“Normalization of pain” in women can cause significant delays in various diagnoses, including endometriosis, not to mention years of unnecessary physical and psychological health issues.
Dan Martin, M.D.
Scientific and Medical Director, Endometriosis Foundation of America (EndoFound)
I have been studying endometriosis since 1970, but it wasn’t until just over a decade ago when I first heard the term “normalization of pain.”
Normalization of pain is the idea that all women have pain, and therefore, their pain is usually normal. It is a primary cause for significant delays in diagnosing and treating endometriosis and, ultimately, years of physical and psychological health issues in women of childbearing age.
Endometriosis is when endometrial-like tissue grows outside of the uterus, potentially causing debilitating pain and complications to vital organs. The pain is normalized when women assume or are told that it’s a normal part of menstruation. Several people contribute to that attitude, including parents, siblings, romantic partners, friends, teachers, coaches, and even physicians.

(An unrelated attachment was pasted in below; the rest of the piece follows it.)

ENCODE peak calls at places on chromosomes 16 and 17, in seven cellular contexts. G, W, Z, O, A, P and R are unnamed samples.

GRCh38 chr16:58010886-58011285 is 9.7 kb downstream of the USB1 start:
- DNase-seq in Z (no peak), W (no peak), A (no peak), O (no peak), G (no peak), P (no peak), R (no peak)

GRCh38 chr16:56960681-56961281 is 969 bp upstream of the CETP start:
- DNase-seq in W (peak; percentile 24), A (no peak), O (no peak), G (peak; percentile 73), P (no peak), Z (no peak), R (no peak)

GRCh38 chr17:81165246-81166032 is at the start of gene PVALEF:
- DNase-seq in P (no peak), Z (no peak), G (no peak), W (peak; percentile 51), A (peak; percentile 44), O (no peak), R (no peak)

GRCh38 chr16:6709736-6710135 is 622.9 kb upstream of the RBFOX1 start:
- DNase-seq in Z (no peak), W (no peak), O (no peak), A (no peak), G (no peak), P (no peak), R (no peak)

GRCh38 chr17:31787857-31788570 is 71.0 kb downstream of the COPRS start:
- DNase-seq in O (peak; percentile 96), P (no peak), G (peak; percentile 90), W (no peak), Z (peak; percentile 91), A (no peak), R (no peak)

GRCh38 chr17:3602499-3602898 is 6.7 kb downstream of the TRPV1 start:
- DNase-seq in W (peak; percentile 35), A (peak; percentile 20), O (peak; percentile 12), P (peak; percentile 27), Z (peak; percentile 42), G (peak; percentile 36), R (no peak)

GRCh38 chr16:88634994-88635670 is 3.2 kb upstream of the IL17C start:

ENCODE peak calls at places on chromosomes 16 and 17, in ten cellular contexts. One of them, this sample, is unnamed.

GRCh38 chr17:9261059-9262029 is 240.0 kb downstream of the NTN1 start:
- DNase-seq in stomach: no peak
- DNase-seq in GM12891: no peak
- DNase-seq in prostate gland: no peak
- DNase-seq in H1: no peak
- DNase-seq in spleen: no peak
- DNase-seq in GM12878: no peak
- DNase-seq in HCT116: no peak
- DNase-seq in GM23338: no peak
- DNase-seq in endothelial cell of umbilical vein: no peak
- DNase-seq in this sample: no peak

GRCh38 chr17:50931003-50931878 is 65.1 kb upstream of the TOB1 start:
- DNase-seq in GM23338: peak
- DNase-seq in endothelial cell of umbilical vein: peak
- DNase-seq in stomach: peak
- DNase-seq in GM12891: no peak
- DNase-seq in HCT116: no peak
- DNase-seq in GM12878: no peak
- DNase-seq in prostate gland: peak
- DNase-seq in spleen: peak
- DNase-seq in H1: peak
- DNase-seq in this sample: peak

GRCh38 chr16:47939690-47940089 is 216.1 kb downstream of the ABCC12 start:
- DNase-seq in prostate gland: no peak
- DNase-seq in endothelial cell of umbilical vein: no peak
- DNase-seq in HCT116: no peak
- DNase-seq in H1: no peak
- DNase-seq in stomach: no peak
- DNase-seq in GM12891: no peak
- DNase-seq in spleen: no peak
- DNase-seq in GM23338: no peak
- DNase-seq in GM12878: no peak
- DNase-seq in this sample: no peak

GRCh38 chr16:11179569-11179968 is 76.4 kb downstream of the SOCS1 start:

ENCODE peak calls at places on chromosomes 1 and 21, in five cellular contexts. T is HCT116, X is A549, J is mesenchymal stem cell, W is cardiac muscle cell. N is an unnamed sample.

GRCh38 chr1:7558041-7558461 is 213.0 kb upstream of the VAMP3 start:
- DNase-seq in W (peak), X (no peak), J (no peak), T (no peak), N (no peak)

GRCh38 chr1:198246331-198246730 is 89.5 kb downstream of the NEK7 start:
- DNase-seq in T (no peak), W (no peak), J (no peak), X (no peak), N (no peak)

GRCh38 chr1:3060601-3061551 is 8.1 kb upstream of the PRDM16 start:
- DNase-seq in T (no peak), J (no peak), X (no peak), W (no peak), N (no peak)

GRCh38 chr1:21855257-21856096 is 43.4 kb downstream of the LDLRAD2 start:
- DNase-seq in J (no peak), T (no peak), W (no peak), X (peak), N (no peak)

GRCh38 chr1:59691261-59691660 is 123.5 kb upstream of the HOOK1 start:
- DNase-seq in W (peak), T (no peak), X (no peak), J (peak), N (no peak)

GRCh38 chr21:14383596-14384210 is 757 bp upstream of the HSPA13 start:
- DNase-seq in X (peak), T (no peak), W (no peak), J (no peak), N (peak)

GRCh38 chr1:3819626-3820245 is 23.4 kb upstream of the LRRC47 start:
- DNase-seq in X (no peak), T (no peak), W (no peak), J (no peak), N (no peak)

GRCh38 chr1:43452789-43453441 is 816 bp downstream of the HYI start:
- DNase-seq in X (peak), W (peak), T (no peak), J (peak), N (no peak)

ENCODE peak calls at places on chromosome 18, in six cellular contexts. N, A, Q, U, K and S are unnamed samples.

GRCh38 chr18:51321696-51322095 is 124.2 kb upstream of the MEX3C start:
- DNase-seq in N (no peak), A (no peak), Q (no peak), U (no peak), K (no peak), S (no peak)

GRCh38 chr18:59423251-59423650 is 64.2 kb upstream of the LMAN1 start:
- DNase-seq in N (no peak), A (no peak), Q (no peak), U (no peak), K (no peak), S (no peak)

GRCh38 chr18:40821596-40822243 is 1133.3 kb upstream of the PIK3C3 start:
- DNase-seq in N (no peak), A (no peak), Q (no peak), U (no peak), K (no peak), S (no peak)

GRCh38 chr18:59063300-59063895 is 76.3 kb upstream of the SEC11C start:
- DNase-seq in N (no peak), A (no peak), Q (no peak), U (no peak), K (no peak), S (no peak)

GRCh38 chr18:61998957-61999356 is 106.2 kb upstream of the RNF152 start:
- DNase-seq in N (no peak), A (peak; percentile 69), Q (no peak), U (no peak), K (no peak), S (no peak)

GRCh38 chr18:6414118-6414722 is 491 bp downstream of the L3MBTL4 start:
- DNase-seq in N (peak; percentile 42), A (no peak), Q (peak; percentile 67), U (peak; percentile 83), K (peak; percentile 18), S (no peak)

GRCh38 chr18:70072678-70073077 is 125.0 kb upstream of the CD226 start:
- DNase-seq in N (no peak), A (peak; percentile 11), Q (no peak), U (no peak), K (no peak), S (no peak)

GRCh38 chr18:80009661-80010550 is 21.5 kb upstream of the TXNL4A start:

A woman may experience dysmenorrhea (pain during menstruation) for reasons that have nothing to do with endometriosis. It could be a pregnancy complication, kidney stones, bowel issues, or an infectious disease. Most can be diagnosed within a few days, but endometriosis as a potential cause moves up the list when the lack of a diagnosis continues. Endometriosis can be initially treated with nonsteroidal drugs or birth control pills. If there is an inadequate response, surgery is indicated.
When the pain is normalized, a woman will not have a follow-up protocol with her physician. The doctor will tell her to come back “as needed,” which she may not do as the pain increases because she is too afraid of being told again that it’s simply part of being a woman. With inadequate follow-up, endometriosis and pain can progress for years. But if endometriosis is part of the conversation from the start, tests can be run frequently, depending on the severity of the pain, to determine when to change medication and when to do excision surgery.
While education about endometriosis is improving, especially among doctors, we still have a long way to go. The more endometriosis becomes a household word, the less chance of a woman’s pain being normalized and the faster she can receive the proper treatment.